Compact Nuclear Fusion Reactor Is "Very Likely to Work", Studies Suggest
Comment of the Day

October 06 2020

Commentary by Eoin Treacy

Compact Nuclear Fusion Reactor Is "Very Likely to Work", Studies Suggest

This article by Henry Fountain for the New York Times may be of interest to subscribers. Here is a section:

Scientists developing a compact version of a nuclear fusion reactor have shown in a series of research papers that it should work, renewing hopes that the long-elusive goal of mimicking the way the sun produces energy might be achieved and eventually contribute to the fight against climate change.

Construction of a reactor, called Sparc, which is being developed by researchers at the Massachusetts Institute of Technology and a spinoff company, Commonwealth Fusion Systems, is expected to begin next spring and take three or four years, the researchers and company officials said.

Although many significant challenges remain, the company said construction would be followed by testing and, if successful, building of a power plant that could use fusion energy to generate electricity, beginning in the next decade.

Eoin Treacy's view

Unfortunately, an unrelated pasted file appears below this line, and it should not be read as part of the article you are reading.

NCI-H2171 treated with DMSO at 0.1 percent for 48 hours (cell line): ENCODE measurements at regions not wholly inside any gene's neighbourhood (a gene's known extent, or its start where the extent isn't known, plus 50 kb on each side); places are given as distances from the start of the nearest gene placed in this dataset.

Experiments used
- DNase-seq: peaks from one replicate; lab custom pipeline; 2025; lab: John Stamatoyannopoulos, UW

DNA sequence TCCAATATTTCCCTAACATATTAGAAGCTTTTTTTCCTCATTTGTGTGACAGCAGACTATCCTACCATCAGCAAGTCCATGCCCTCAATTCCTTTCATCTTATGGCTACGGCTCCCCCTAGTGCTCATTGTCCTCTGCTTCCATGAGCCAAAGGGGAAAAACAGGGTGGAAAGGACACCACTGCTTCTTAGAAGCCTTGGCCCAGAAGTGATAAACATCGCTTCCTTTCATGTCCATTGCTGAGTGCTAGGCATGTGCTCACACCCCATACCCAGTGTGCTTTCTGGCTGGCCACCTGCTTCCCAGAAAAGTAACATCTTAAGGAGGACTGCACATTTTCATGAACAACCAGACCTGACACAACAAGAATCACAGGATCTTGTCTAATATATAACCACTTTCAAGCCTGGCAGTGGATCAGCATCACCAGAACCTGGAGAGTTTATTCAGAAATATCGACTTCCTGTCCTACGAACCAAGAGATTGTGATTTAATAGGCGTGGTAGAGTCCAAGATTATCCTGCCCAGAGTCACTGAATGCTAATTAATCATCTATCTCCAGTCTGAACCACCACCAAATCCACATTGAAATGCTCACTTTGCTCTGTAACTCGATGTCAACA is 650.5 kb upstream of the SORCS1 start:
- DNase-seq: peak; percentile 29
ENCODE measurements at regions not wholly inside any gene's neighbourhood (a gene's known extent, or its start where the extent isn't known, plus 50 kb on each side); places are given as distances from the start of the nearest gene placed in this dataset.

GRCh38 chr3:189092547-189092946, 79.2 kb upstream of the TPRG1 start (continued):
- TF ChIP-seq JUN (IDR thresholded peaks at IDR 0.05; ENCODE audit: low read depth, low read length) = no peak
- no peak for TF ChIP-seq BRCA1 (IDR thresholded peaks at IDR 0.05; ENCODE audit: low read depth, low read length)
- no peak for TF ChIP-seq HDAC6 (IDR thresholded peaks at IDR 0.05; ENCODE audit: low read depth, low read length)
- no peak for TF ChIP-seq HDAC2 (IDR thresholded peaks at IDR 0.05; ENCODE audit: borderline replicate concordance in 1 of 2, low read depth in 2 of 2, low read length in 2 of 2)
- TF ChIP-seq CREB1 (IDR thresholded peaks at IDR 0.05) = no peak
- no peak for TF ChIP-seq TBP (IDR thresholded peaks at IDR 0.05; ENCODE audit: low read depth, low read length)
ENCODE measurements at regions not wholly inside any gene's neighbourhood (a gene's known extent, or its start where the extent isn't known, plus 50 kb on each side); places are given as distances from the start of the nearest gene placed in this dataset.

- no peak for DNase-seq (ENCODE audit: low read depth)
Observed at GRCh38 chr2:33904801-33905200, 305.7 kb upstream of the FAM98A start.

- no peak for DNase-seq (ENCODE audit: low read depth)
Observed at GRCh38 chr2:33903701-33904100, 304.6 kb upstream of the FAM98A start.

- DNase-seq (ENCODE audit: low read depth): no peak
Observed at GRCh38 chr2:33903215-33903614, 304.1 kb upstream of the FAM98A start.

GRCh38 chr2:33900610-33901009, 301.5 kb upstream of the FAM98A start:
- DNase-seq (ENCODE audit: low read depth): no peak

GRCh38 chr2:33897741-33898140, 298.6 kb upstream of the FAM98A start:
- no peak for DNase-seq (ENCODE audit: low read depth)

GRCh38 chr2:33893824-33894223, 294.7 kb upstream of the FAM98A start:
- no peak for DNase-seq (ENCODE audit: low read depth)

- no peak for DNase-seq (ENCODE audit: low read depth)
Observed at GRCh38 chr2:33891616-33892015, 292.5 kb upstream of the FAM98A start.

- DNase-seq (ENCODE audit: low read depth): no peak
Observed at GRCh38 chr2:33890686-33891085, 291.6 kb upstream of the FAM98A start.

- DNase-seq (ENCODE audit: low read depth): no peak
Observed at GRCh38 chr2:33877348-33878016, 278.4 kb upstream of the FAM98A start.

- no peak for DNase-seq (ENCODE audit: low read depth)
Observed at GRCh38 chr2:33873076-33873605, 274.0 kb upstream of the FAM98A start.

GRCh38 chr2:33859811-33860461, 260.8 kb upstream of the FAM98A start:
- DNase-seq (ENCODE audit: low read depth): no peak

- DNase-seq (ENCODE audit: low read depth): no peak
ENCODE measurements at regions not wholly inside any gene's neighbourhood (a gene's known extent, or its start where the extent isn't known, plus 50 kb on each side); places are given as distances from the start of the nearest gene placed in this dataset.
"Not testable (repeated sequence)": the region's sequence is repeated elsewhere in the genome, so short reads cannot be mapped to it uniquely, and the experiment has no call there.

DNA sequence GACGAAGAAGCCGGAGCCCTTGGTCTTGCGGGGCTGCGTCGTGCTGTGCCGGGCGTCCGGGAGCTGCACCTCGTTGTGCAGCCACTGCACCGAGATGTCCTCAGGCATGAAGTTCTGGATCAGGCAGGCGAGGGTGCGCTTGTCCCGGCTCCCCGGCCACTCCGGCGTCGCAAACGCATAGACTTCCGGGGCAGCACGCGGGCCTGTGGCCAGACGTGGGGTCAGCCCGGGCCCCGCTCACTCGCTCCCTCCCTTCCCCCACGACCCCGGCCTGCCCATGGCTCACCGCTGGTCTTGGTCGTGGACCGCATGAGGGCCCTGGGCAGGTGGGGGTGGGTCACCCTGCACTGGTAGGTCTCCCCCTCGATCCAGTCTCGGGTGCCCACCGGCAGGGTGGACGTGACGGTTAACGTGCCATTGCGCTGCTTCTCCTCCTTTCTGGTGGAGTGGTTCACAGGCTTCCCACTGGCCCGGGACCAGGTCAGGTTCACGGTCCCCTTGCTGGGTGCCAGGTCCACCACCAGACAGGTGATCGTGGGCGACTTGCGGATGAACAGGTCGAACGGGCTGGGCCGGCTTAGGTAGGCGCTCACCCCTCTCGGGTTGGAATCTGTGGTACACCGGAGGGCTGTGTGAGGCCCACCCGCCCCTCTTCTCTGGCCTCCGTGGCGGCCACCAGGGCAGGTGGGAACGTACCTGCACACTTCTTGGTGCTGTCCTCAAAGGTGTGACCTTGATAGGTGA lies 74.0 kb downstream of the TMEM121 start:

It’s impossible to know whether the SPARC design will work but a couple of points are worth considering. The first is they are holding to their estimate of having a prototype up and running by 2024. That at least is a positive. The second is the team behind the project only set the company up because they lost their funding at the old MIT tokomak project. Academics have no incentive to set or exceed deadlines. Commercial enterprises do.

The third is superconductor technology has improved in leaps and bounds since the ITER project was first conceived. That alone suggests faster moving start-ups have the potential to beat the government funded project to the prize of first ignition. Craig Venter won the race to sequence the first human genome using less money and working quicker than the Human Genome Project. Elon Musk developed reusable rockets and collapsed the cost of lifting payloads to space way faster than government backed projects.

Low interest rates make big bets possible. The biggest bets that have the greatest potential to revolutionise productivity are fusion, hypersonic travel and autonomous driving. These are massive capital-intensive projects with uncertain outcomes. When they are eventually delivered, the commercial potential they represent will reshape the world.

Back to top

You need to be logged in to comment.

New members registration